Monday, September 18, 2006
Faith and NASCAR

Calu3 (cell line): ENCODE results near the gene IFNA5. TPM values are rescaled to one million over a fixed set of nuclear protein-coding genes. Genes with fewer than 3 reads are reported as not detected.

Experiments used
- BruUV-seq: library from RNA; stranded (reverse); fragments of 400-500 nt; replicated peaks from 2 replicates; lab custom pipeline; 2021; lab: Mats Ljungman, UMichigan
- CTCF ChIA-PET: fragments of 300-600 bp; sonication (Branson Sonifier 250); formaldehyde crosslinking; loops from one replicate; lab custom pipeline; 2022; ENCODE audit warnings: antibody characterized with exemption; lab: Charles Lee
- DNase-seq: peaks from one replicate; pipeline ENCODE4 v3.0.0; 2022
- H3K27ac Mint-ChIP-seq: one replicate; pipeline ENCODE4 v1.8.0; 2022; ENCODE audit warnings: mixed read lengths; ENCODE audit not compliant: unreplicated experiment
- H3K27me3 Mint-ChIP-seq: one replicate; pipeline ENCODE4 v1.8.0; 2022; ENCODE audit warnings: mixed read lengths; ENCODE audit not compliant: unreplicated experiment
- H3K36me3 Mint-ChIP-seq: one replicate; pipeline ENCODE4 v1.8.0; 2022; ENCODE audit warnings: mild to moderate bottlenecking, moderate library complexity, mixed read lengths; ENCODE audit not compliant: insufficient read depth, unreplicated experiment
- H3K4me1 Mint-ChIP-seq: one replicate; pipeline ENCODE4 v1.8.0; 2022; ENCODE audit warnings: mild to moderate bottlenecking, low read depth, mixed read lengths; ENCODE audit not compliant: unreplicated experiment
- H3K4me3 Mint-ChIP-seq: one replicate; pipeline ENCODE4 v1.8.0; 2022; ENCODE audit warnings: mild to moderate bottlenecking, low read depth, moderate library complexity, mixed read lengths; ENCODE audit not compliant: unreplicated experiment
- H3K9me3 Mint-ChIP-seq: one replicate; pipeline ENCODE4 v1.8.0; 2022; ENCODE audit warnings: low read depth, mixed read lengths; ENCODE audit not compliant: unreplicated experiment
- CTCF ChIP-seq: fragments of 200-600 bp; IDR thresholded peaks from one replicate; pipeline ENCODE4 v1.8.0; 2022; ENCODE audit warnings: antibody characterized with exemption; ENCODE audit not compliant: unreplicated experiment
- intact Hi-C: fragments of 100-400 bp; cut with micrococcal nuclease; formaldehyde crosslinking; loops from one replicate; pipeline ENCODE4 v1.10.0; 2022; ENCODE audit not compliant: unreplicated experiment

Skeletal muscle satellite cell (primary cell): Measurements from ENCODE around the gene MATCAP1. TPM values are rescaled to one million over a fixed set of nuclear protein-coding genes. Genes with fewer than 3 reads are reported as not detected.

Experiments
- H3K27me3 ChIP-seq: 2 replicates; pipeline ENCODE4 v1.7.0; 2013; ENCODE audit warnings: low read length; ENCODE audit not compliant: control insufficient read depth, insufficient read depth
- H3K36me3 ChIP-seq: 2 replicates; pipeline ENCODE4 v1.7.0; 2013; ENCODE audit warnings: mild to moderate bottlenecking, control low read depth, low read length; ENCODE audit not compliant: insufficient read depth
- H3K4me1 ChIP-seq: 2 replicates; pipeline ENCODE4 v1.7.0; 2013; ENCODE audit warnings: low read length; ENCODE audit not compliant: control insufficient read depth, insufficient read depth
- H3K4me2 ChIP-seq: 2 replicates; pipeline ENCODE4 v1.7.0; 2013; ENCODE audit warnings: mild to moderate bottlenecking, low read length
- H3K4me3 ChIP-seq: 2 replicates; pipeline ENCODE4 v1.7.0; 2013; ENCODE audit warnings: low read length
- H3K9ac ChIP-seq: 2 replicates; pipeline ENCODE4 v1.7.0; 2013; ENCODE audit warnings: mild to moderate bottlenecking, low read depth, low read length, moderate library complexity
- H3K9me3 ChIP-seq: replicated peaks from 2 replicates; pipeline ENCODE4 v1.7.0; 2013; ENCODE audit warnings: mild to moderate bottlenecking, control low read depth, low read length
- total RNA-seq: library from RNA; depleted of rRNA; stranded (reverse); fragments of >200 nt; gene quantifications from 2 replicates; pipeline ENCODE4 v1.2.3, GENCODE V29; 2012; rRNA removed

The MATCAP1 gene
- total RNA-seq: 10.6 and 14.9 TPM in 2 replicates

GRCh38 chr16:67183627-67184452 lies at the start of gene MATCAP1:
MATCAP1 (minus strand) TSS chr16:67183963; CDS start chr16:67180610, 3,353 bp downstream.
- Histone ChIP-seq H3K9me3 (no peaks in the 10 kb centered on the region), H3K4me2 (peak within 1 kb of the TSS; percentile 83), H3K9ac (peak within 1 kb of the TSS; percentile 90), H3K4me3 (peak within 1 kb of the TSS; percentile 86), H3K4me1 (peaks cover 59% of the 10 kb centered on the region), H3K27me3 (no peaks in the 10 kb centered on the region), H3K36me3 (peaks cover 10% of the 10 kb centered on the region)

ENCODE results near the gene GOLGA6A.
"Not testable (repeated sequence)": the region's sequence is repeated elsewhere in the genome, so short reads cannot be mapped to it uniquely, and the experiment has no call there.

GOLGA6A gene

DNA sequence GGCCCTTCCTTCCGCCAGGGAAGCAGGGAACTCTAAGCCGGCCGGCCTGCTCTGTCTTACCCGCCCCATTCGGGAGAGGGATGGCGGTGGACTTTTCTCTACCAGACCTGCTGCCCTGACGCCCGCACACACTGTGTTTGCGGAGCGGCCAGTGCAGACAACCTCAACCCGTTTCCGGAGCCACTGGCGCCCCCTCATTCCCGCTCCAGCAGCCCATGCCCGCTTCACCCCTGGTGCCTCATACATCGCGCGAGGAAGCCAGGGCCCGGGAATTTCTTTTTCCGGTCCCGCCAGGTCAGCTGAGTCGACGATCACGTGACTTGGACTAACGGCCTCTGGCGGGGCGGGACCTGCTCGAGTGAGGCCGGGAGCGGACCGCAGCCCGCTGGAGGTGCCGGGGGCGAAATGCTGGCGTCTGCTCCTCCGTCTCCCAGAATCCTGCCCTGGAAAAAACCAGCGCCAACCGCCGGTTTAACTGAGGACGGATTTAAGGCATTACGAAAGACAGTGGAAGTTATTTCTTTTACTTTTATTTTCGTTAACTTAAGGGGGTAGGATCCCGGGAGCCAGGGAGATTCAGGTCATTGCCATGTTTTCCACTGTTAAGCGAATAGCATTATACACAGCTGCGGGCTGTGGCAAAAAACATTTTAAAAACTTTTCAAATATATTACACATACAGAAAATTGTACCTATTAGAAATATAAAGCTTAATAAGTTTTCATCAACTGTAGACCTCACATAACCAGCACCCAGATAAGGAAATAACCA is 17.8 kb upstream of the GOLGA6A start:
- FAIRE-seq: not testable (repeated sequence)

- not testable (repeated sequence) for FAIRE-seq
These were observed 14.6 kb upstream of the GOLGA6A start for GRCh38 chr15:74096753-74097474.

As leaders of change, I believe it is imperative that we have a keen grasp on the distinction between faith and culture. Much of what is done in the name of faith could simply be a function of cultural practice, and have absolutely nothing to do with faith. Every social group, regardless of size has a culture. Culture is the set of rules, values and practices unique to that Group. The US has a national culture, while the South has a regional culture. Sports like NASCAR have a culture (which I don't yet get). My home state of Oklahoma has a different culture than my state of residence, Nebraska. My work place has a culture, and smaller still, my family has a culture. We are most aware of culture when it is different from our own. The first sign of culture shock is when you find yourself uttering the phrase, "Why do they do it that way?" (again, NASCAR) This especially happens in marriage, as two family cultures collide. (I always thought there was a "right" way to fold a towel) It's part of why so many marriages fail. There is an inability to recognize culture and, together by faith, move toward change for the sake of something better. The Church is no different in this way than any other social subset. We like to think that we are New Testament based or doctrinally true to orthodox practice as if there is some generic standard that people who are right follow, but any expression of the Body of Christ is going to be flavored by the culture of its context. Saturday, I went to two weddings back to back and saw cultural distinction first hand. The first was a hippie wedding held outdoors in a city park. There was no direction for those attending, no PA so you couldn't hear over the wind whistling through the trees. It started late, but the ceremony eventually happened and I assumed, barring any legal snafu, they were officially married. Two hours later at the big Congregational Church, the second ceremony started on time, lasted precisely 17 minutes. Ushers directed people out of the sanctuary per row. It was tidy, neat and orderly. A contrast in culture, but they, too, were officially married. I believe this idea this was in Jesus' question stated in Luke, "when the Son of Man returns, will he find faith?" He's not looking for good morals or if we had deacons and baptized properly. And if faith is what He will be looking for, it will do us well to begin to sort through what is faith and what is just culture.